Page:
SSo we’re well into the second week of NaNoWriMo – how’s it going for you?
Me? Well, I had an initial splurge of activity, but then other stuff got in the way (as it so often can…), which then led to a period of scratching my head and desperately trying to get back into the swing of things… But after lots of walking and talking to myself (having two dogs can be a godsend – I have a reason to get out the house and pound the streets!), I’ve unblocked that and looking forward to pressing on.
I’m a bit behind target – just under 12,000 words, which is a quarter of the way to the 50,000 NaNo goal. But I’m still quietly confident I’ll make up the gap, especially now I’ve figured out where I’m heading.
So I thought this a good opportunity to dust off our advice on how to deal with the dreaded writer’s block. Or rather, the myth of the dreaded writer’s block; because here at Burning Chair Towers we take a rather hardline view of that sort of thing…
The Myth of Writing
There’s one thing that novice writers and so-called experts both have in common: the belief that writing is some sort of mystical process, that the muse can only come at the right time and cannot be forced.
You will sometimes read interviews with genius authors who spend years or even decades crafting that perfect masterpiece, chortling at the thought that anyone can force out words of any sort of quality without agonising over them, only allowing the jewel of a story to emerge when the fates allow.
I’m calling bullshit. Right now.
That is the sort of damaging thinking which leads to the likes of you and I allowing ourselves to wallow in so-called writer’s block. Because the muse has deserted us… but at least we can feel like we’re finally proper writers, right?
If you write something, you’re a writer. You’ve probably been writing and telling stories ever since you started school, or even earlier. There’s no mystical process to any of this. Yes, writing a novel is totally different to writing a shopping list. Of course there’s structure and craft and all the other stuff you need to get good at so you can write something people will love to read.
But it’s a skill which can be learnt: like painting a picture or playing basketball or cooking a meal.
So before we start, let’s get one thing clear: there’s nothing magical about the process of writing. The stories you write, the way they make people feel: yes, that’s magical. But putting words on paper? Not magic. Sorry.
It’s a skill, a practice, a habit. That’s all. Get that in your head, and you’re over half-way there. And then you’ll write a gazillion times more books than those genius literary types who can only write when the moon is in Venus and their cat has done five laps of the living room in a clockwise fashion.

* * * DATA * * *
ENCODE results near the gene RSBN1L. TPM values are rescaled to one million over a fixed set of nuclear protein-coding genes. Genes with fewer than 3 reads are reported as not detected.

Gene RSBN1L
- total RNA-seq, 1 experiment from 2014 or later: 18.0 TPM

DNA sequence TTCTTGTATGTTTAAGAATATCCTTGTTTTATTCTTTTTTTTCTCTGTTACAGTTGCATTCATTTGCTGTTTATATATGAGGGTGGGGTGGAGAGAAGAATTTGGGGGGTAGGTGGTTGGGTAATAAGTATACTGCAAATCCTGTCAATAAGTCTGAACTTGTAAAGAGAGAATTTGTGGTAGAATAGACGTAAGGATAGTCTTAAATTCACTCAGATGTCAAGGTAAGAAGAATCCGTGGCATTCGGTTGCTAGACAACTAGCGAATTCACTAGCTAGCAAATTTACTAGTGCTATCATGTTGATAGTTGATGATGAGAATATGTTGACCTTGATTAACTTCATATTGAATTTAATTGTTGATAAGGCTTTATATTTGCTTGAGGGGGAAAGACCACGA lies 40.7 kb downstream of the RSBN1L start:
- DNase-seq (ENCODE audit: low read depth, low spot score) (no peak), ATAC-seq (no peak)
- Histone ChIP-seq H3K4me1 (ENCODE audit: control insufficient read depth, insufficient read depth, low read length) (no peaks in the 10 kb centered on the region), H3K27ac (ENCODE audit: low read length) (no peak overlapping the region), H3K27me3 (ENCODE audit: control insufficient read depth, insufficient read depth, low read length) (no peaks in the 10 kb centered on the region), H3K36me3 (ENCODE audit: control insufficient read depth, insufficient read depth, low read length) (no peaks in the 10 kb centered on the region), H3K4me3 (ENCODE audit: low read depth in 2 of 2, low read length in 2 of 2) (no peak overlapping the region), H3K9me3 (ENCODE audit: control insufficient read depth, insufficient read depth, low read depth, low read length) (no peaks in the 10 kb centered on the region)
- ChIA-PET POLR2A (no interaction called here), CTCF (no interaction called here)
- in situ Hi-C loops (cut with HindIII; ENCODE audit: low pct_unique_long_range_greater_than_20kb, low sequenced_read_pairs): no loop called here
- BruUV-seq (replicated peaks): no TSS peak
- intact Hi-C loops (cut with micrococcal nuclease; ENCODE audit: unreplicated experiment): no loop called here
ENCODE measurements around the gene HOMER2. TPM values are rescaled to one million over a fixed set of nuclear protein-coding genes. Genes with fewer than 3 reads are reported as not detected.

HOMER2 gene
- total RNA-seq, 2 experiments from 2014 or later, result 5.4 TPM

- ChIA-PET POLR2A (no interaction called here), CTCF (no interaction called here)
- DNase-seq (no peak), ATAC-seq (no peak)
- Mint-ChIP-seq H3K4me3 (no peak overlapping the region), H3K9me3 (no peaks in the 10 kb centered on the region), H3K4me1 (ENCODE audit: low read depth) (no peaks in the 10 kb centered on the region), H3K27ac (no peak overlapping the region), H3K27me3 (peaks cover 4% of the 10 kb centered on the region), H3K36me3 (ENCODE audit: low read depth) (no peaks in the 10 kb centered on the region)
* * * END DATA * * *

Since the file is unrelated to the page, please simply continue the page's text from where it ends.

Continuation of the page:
Why Are You Blocked?
It’s the start of the day and you sit down at your computer to start work. But the damn thing won’t start.
Do you assume that the muse has deserted your computer, that the screen will only light up when the gods of computing deign to bless it with their gifts?
Or do you check that it’s plugged in, try doing a hard reset, or call your friendly neighbourhood computer support?
I’m guessing you’re more likely to go for the latter than the former. If not, I love you, you quirky little thing, but computing really isn’t for you…
If you’re stuck in a writing funk, first ask yourself: why are you finding it hard to write? Is it really the words? Or the story?
Or is it there something else distracting you?
Thing is, life has an annoying way of getting in the way of things. It could be the day job, or the family, or the house. Whatever.
Be honest with yourself.
If it’s not really the writing but some other stuff getting in the way of you being able to write, I’ve got another little secret for you.
It’s brilliant if that story is so important to you that it’s driving you crazy you’re not writing every second you can. But it’s not the end of the world if you’re not. Allow yourself to have other priorities.
Think about what you need to do, what’s important. If the thing that’s stopping you writing is something important, like family or friends or work: allow yourself to make time for those things. Then think about what you can do to still fit in a bit of writing, even if it’s only half-an-hour or so a day.
If the thing that’s stopping you writing isn’t actually that important—like a TV show you really want to watch—then be harsh with yourself. Give yourself a good telling off and knuckle back down.
Then try some of this other stuff…
Take a Break
Sometimes we can try too hard at something and do it so much that it stops being fun. Our brains just start to rebel, to invent loads of reasons to do anything other than what you really should be doing.
Try taking a break. Turn off the computer, put down that writing pad and allow yourself a day or two off, doing something completely different. If you’ve been agonising over a knotty plot point, you’ll probably find that, after a bit of time out, the inspiration hits you, the heavenly light descends, and you know exactly what to write.
Our brains are funny like that. Force them too much, and they get stuck in the same old rut. But allow yourself to do something else: watch a movie, go for a walk, visit a museum… your subconscious will keep working on it and it will suddenly make that one connection you needed to get unblocked.
Doing something different doesn’t necessarily mean doing anything other than writing. You can still write: just write something different.
Take Isaac Asimov. If you haven’t heard of him: shame on you. Go away and read something of his and don’t come back ‘til you’re done.
The guy was a prolific writer, in the same way that the Atlantic Ocean is a bit wet. In the course of his career he published 40 novels, 382 short stories, over 280 non-fiction books, and edited around 150 other books. It’s been estimated by someone that to match his output you’d need to write a full-length novel every two weeks for 52 years…!